Amanda Johnson

Love the life you have and have the life you want

When Trying to Figure It out No Longer Works, Try Asking Different Questions

13 Comments

I’m not sure if it’s something that I ate or something going on in the stratosphere but I have been riddled with self-doubt and anxiety lately. And, for some reason, there seems to be a lot of this going around right now.

I really wanted to try to solve this mystery and provide some answers to why this is happening and what I can do about it. In my process to do so and in preparation to share my findings with others, a couple of timely things occurred.

First, I happened to pick up a book (which I highly recommend anyone interested in this topic read immediately) that I read a couple of years ago and was reminded that I do not need to try and fix anything or even figure it out. As Michael Singer says in his book, “When a problem is disturbing you, don’t ask, ‘What should I do about it?’ Ask, ‘What part of me is being disturbed by this?’”

Secondly, I spoke with my father who shared some beautiful — and very vulnerable — wisdom with me. He said that possibly the greatest thing he has learned in his life is that he doesn’t have the answers — just lots of questions. And I think there is a lot to learn from this little gem.

These insights helped me shift away from trying to figure it out to asking different questions.

When we think we should have the answer or know what is going to happen, we simply create more stress and anxiety in our life. Which I’m pretty sure is the exact thing we are trying to escape by “knowing.”

manMeditatingSunset

In those moments of anxiety, self-doubt and uncertainty it’s not about having the answer, it’s about asking different questions.

What’s going on inside right now?

Check in. Like Michael Singer says, notice what part is being disturbed. What is happening in the body? What is happening in the mind? What sensations do I notice? Simply observe. It is not about judging it or changing it. Just tuning in.

Who is it that notices this going on?

Ever wondered who it was that was observing all the various thoughts and sensations going on in the body? That is the observer. The consciousness. The true self.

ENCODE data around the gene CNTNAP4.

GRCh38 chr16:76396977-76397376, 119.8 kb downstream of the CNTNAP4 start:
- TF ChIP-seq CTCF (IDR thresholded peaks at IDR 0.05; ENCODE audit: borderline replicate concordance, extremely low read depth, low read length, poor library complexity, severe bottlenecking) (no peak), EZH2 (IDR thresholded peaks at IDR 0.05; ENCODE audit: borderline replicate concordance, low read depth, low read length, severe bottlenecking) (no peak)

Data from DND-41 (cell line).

My guided meditation today used a brilliant metaphor for the mind being the clear blue skies. Our thoughts and feelings are the passing clouds. And sometimes they are dark thunderclouds and it can seem difficult to think about anything else. But the clear blue skies are always there — just think about an airplane going above the clouds. And it is from these clear blue skies that we observe the thoughts and feelings. It is from these clear blue skies that we find our self. We are not the clouds below — our thoughts and feelings — we are that which observes.

Is anything wrong in this moment?

This one can be tricky because we sometimes like to think that certain feelings are “wrong” or that the thought that we are having is “wrong” but if we get really honest with ourselves and remember that no feeling or thought is neither wrong nor right — it just is — then we can more often than not answer this question with a resounding “no.”

Most times we can take comfort in the fact that we have our health and our safety. We are not in immediate danger. Just because we feel uncomfortable doesn’t mean something is wrong — it’s okay to feel uncomfortable. That is part of human existence.

Now, if you’re still wondering what to do when feeling a surge of self-doubt or anxiety, all I can say is that I don’t have the answer nor do I think I need to.

See what happens if instead of tasking our minds to trying to figure it out we simply observe what is going on, sit with the discomfort and ask who is it that notices all of this from those clear blue skies?

What one or two things can you start doing when experiencing feelings of self-doubt or anxiety? Share your thoughts below. I’d love to hear what resonates most with you!

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Author: Presence Matters